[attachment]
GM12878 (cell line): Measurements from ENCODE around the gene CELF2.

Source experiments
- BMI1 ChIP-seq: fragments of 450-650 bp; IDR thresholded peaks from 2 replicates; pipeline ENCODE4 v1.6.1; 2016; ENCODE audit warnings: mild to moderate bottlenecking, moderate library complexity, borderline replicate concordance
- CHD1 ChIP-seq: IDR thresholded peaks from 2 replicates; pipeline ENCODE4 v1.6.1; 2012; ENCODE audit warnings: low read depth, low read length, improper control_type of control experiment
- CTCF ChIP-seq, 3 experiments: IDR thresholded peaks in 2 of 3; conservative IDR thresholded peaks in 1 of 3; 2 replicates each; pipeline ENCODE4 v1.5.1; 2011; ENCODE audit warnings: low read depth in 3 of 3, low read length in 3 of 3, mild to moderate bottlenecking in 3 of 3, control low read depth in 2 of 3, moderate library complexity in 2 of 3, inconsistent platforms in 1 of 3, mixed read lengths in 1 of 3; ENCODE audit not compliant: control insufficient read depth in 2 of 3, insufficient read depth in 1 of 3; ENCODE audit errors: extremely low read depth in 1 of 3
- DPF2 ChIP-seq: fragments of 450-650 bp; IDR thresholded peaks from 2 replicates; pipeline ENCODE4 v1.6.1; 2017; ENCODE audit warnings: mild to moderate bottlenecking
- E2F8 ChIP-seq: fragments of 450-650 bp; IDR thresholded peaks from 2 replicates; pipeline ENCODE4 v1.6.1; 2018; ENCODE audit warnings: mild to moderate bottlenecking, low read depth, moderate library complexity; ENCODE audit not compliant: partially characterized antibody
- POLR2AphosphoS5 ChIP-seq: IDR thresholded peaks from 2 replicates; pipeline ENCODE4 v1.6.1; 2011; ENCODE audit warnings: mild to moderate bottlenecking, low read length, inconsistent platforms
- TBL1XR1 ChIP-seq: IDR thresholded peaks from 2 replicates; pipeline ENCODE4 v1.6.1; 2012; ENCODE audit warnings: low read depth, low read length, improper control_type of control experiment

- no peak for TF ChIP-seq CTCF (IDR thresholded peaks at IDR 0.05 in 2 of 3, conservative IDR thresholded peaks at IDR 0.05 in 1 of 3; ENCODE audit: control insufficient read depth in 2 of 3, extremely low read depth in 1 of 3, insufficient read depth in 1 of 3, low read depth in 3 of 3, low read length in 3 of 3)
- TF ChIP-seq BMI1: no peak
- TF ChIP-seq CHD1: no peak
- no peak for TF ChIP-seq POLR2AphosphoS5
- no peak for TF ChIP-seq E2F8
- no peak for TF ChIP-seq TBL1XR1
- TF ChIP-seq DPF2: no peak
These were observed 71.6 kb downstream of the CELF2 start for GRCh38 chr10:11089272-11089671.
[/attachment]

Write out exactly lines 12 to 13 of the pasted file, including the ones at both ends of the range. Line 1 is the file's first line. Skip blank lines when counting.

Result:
- TF ChIP-seq CHD1: no peak
- no peak for TF ChIP-seq POLR2AphosphoS5